Fix: Add a NS record to the parent domain for the subdomain, with the subdomains NS servers as described in the article above.

Thanks for the awesome tool :-)

@chrislovecnm chrislovecnm added this to the 1.4.6 milestone Nov 23, 2016
@chrislovecnm chrislovecnm modified the milestone: 1.4.6, 1.4.2 Nov 28, 2016
@kris-nova kris-nova assigned justinsb and unassigned chrislovecnm and zmerlynn Nov 28, 2016
@ndtreviv

For people coming back to this issue: We did everything that @MichaelJCole did in advance of creating our clusters (ie: created NS records with the sub-domain NSs in the root domain hosted zone), and it still took about 20 mins for everything to come up.

It took a good while for the api* routes to be created, and even then took a while for the DNS records to propagate. kubectl get nodes was returning no such host all the time, then was successful 1 in every 4 times (note: there were 4 name servers), then worked more regularly, then eventually worked every time.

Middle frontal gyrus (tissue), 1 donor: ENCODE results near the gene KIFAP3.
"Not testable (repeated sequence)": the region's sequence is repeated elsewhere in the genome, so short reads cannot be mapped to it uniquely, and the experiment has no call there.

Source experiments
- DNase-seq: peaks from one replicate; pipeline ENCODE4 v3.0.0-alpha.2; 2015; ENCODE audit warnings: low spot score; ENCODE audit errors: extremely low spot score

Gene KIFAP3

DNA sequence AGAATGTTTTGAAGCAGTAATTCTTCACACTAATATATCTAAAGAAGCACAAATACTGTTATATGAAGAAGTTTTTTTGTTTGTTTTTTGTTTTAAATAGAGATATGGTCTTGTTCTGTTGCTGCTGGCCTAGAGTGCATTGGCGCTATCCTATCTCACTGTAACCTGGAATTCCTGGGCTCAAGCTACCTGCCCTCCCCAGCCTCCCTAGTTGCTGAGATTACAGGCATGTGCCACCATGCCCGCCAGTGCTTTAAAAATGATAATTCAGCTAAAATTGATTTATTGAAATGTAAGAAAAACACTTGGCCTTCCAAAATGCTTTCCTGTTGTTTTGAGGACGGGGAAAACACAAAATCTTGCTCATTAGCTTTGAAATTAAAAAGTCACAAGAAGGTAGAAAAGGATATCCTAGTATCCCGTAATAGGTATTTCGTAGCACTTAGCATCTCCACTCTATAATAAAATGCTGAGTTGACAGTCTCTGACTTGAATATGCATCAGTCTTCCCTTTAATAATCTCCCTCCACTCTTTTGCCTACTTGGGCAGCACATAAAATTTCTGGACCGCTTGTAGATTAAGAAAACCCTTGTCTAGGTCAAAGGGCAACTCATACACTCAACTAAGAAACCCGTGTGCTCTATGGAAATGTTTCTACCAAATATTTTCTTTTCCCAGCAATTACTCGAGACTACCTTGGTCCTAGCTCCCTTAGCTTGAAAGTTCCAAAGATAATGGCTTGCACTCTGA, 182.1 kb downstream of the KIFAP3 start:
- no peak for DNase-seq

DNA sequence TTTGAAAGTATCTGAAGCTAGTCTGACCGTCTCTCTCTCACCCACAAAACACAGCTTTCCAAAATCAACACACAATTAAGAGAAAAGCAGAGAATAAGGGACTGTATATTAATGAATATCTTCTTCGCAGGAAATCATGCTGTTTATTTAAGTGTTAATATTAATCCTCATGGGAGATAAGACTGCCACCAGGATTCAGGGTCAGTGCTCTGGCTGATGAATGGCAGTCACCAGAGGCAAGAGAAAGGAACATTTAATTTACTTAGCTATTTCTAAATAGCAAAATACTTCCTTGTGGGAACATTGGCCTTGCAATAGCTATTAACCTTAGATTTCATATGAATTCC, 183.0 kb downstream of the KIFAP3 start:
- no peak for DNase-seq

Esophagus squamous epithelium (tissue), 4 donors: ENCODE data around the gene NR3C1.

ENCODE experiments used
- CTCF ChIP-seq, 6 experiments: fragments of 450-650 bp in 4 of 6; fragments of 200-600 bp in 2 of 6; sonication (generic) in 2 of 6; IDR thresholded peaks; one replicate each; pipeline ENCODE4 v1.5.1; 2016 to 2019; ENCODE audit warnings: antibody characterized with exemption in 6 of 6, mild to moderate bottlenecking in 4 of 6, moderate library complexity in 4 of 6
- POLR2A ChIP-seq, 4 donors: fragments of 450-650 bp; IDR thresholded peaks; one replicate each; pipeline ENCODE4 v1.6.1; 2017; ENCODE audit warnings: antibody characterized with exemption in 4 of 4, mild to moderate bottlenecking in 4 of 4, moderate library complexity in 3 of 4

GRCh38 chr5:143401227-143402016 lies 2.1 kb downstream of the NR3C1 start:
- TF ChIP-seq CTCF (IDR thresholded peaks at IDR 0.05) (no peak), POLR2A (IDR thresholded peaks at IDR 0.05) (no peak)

So, be aware:

  1. When you bring your cluster up, it takes a while for the api* A records to be created
  2. When the api* A records are created, it doesn't mean kubectl will work instantly
  3. When kubectl does start working, it may seemingly be intermittent whilst the DNS propagates
  4. Eventually, everything will be fine. Kick back, cool off, (open|pour) a (cold|hot) one
  5. This happens even if you're bringing up a second cluster on the same hosted zone (eg: hosted zone = k8s.mydomain.com; one cluster already exists at: useast1.user1.dev.k8s.mydomain.com; second cluster created at: useast.user2.dev.k8s.mydomain.com)